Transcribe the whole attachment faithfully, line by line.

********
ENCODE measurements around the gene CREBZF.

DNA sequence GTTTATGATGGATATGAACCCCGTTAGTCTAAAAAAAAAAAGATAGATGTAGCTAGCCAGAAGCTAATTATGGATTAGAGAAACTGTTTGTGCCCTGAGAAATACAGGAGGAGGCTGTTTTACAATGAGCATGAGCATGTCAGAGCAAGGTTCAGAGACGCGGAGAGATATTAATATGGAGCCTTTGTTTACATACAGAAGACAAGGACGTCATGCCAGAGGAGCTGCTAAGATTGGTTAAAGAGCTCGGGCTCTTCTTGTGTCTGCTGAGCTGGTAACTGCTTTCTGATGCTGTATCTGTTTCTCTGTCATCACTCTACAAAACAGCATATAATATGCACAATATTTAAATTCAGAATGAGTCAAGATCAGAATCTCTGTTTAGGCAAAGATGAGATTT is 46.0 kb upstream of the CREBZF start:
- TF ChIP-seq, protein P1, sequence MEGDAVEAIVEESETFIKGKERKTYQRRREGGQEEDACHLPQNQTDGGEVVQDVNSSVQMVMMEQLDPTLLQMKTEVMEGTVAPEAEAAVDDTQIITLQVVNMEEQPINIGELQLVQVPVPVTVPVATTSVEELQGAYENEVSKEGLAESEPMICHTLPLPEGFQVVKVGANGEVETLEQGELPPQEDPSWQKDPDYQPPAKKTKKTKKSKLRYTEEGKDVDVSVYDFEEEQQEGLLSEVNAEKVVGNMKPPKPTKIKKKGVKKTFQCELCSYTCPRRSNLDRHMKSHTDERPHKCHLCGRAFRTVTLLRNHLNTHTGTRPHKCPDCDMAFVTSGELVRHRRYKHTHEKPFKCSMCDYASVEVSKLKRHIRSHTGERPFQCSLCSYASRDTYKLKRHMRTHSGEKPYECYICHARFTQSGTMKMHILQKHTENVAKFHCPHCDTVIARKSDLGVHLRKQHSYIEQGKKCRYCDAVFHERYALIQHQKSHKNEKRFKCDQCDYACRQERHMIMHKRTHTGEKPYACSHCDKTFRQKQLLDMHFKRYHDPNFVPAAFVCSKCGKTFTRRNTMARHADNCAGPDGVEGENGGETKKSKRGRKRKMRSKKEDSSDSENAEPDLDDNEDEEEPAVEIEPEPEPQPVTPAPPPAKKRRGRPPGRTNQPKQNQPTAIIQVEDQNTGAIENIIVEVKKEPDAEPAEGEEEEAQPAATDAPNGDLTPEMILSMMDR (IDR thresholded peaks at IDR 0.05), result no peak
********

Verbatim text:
ENCODE measurements around the gene CREBZF.

DNA sequence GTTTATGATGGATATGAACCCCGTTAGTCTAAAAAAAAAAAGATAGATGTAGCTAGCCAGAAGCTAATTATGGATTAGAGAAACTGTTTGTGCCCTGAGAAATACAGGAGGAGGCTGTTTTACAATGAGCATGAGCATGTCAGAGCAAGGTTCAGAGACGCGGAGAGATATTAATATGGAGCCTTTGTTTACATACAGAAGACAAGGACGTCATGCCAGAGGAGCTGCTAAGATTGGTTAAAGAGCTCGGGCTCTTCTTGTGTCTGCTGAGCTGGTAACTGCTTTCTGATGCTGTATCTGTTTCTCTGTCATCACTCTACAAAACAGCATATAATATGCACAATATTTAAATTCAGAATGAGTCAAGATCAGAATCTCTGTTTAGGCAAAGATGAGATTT is 46.0 kb upstream of the CREBZF start:
- TF ChIP-seq, protein P1, sequence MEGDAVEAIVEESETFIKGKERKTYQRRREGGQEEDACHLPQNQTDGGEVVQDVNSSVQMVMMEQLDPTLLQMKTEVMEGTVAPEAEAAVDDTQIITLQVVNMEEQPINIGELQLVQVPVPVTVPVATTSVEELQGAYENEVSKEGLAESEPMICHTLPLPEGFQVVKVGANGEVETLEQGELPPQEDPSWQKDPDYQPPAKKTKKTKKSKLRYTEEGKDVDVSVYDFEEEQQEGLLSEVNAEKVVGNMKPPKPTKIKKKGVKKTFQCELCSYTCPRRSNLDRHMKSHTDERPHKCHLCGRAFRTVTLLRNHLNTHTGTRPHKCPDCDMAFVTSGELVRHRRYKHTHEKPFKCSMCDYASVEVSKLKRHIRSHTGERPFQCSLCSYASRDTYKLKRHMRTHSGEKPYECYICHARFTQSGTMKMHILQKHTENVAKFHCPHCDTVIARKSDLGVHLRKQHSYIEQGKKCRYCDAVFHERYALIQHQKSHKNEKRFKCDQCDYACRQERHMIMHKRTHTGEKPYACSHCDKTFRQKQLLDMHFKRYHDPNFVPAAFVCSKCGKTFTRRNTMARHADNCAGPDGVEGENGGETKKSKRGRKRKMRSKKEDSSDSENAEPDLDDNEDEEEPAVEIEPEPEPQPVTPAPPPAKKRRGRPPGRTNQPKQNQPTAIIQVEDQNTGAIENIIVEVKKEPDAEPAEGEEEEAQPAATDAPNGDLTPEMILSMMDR (IDR thresholded peaks at IDR 0.05), result no peak